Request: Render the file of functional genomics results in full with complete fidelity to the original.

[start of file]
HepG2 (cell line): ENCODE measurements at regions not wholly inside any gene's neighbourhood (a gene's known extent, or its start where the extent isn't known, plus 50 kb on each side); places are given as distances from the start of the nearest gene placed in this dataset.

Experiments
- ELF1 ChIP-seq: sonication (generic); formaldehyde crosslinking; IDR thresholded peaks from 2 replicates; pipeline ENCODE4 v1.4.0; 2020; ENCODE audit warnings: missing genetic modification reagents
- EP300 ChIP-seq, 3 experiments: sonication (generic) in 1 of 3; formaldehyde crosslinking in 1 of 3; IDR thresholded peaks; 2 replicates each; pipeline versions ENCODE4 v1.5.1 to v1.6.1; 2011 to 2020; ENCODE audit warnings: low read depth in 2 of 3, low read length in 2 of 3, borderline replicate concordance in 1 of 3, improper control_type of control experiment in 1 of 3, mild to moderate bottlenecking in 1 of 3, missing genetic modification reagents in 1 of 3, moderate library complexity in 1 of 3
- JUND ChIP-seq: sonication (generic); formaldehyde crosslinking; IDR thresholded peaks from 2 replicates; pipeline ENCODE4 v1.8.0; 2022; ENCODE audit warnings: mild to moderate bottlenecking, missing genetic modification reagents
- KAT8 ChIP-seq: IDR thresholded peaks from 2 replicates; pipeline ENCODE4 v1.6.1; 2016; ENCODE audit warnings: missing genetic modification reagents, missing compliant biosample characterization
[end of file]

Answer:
HepG2 (cell line): ENCODE measurements at regions not wholly inside any gene's neighbourhood (a gene's known extent, or its start where the extent isn't known, plus 50 kb on each side); places are given as distances from the start of the nearest gene placed in this dataset.

Experiments
- ELF1 ChIP-seq: sonication (generic); formaldehyde crosslinking; IDR thresholded peaks from 2 replicates; pipeline ENCODE4 v1.4.0; 2020; ENCODE audit warnings: missing genetic modification reagents
- EP300 ChIP-seq, 3 experiments: sonication (generic) in 1 of 3; formaldehyde crosslinking in 1 of 3; IDR thresholded peaks; 2 replicates each; pipeline versions ENCODE4 v1.5.1 to v1.6.1; 2011 to 2020; ENCODE audit warnings: low read depth in 2 of 3, low read length in 2 of 3, borderline replicate concordance in 1 of 3, improper control_type of control experiment in 1 of 3, mild to moderate bottlenecking in 1 of 3, missing genetic modification reagents in 1 of 3, moderate library complexity in 1 of 3
- JUND ChIP-seq: sonication (generic); formaldehyde crosslinking; IDR thresholded peaks from 2 replicates; pipeline ENCODE4 v1.8.0; 2022; ENCODE audit warnings: mild to moderate bottlenecking, missing genetic modification reagents
- KAT8 ChIP-seq: IDR thresholded peaks from 2 replicates; pipeline ENCODE4 v1.6.1; 2016; ENCODE audit warnings: missing genetic modification reagents, missing compliant biosample characterization